From a technical perspective, I took apart these ritual objects and rebuilt them to be modern and desirable––something that a woman would see and want to wear. I wanted to take away the controversy surrounding these objects. For me personally––even as a woman who grew up in a really progressive environment––I have a hard time wearing a kippah or putting on tefillin, so I wanted to understand my own discomfort and offer some alternatives.

What was your process in creating the objects?

I started from the conceptual: if women had a say in the creation of these ritual objects, how would they look and feel? I began by trying to figure out how women around me today are experiencing their spirituality. And as a jewelry designer, I was also thinking about how this material feels on the body, where it is worn, what are the gestures that come with wearing this object.

I wanted to give a voice to all the different ways that women in my life are experiencing their Judaism. And I wanted to reevaluate what these objects mean and find out what’s relevant about them. So I sent out a questionnaire of ten questions to women in my network. I tried to get as wide a range of answers as possible. Receiving their responses was amazing! I was so overwhelmed and moved by everything these women wrote. The biggest takeaway was that many women experience their Judaism in a private, inner way. I asked the question “If you could create a ritual object for yourself, what would it be?” A lot of women said it would be something they could keep private or expose at their will. So that’s why I started to create containers for the texts, and to focus on inner parts of the body, like the inner arm. For example, on the tallit piece ––where the text of the atara (the collar) is usually on the outside, in my piece it’s on the inside. I also played with typography so that the text wouldn’t be immediately legible.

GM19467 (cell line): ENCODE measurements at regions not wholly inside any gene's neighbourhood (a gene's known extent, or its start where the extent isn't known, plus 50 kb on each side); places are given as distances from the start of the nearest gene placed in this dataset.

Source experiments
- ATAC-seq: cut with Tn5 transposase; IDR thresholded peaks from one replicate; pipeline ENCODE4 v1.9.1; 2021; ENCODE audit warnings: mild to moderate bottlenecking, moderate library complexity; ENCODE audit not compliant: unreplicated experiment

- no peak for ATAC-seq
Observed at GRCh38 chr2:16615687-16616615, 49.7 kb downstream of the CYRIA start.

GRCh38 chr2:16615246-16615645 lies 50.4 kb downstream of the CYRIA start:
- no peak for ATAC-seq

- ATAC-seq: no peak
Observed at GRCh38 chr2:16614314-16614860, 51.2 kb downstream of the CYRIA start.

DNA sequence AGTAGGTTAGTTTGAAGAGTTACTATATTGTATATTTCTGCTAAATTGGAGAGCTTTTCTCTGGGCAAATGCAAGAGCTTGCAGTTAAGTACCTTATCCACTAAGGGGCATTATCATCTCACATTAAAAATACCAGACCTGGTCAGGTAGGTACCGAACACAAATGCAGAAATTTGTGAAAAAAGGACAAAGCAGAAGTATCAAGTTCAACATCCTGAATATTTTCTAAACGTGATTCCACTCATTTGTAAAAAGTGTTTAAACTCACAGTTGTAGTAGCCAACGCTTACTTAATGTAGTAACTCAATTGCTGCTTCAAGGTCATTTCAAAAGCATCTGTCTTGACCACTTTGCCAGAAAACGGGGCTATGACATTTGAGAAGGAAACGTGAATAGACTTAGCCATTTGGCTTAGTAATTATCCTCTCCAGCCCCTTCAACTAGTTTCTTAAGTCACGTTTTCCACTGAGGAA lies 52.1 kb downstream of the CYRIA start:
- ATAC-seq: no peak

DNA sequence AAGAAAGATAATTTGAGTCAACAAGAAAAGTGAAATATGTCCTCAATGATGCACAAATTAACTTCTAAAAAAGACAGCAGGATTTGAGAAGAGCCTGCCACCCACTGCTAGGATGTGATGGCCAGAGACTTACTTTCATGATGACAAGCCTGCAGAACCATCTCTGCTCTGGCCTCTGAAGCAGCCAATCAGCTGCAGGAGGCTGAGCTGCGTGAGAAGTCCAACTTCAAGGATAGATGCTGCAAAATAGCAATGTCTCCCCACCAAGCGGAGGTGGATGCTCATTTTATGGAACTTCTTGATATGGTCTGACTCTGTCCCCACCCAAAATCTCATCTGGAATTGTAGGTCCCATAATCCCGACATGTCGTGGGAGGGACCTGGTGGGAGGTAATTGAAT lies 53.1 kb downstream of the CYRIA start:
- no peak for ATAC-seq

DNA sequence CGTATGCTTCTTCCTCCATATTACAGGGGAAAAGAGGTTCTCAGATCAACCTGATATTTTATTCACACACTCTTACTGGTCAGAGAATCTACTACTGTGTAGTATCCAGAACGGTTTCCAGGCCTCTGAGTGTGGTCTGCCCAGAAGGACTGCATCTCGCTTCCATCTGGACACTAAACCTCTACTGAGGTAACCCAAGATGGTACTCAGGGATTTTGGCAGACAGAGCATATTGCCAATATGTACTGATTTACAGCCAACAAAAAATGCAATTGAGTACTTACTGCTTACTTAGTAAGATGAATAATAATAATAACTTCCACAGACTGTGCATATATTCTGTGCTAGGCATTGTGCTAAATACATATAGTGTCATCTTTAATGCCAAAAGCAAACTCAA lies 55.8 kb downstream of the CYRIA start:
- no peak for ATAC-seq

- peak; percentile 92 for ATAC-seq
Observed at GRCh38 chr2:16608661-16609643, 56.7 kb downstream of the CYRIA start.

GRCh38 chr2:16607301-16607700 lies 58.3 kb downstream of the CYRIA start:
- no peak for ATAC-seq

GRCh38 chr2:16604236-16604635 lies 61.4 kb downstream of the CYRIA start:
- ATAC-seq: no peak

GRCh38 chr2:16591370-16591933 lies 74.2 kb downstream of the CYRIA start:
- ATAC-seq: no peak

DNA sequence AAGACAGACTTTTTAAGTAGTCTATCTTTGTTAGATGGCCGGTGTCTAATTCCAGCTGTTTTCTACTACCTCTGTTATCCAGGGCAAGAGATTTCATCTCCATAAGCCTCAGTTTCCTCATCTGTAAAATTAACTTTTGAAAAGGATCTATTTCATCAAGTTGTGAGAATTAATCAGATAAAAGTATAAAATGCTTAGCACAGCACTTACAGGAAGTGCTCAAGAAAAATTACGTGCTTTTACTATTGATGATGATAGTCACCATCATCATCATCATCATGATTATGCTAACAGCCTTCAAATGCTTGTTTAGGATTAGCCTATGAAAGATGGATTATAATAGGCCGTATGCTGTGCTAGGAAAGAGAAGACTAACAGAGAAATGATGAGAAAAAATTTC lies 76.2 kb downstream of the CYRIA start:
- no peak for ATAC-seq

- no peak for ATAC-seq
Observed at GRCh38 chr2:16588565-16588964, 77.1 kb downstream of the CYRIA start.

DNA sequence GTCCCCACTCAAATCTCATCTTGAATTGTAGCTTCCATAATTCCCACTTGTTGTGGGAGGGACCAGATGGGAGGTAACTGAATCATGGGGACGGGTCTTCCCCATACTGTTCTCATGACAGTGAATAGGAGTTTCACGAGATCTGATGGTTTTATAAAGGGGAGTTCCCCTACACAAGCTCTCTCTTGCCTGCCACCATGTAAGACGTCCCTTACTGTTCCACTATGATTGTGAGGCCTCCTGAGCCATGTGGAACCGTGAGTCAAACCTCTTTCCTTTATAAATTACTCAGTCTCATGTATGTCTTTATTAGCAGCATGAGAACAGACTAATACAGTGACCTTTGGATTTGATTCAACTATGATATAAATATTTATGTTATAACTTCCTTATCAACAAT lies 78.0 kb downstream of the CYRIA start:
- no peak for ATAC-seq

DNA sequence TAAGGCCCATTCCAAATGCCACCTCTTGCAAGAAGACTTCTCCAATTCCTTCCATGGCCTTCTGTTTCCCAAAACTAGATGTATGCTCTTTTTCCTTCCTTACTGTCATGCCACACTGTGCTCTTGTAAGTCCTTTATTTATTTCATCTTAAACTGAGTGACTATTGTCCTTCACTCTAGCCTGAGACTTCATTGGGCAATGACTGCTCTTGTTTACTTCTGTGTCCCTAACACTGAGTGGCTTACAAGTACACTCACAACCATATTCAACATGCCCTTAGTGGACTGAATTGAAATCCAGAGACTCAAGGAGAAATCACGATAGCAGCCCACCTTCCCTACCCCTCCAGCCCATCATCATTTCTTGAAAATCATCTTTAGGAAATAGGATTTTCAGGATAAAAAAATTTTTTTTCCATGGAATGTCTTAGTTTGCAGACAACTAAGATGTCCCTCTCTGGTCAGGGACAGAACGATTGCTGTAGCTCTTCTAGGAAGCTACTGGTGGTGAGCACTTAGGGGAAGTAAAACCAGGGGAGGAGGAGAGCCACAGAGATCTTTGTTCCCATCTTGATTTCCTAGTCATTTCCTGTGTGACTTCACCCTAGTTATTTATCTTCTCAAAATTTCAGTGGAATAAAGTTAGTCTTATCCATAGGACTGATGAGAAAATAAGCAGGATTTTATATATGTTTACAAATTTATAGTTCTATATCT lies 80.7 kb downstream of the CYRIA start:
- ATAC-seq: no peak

All the texts that I use are pieces that women sent to me. Many are texts about gratitude and thankfulness, and also a lot of texts about guarding or protecting––which is really interesting considering the rise of #MeToo. It was also important to me to change all the text into language that was gendered feminine.

I thought a lot about the material, too. I searched for sources that dictated the requirements for the materials of ritual objects––you know, that would say, “this needs to be made out of leather” and have these specific dimensions. But I didn’t find many of those. The original texts say things like “it should be a sign on your hand and a sign between your eyes” but we don’t necessarily have more guidelines for what it should look like. So that gave me permission to make changes. Maybe leather straps aren’t relevant anymore, in a time when not everyone is comfortable wearing leather.

Am I changing the essence of these ritual objects by changing their form? Can I feel more comfortable with the meaning of an object just by redesigning it? These were the questions I asked myself as a designer. Maybe if I altered the shape or the material, I could allow someone to reconnect with these objects. It may sound kitschy, but I believe I can make social change through my design.

To continue reading, click here.

“A Fringe of Her Own” is on exhibit at the Kniznick Gallery at Brandeis through June 22, 2018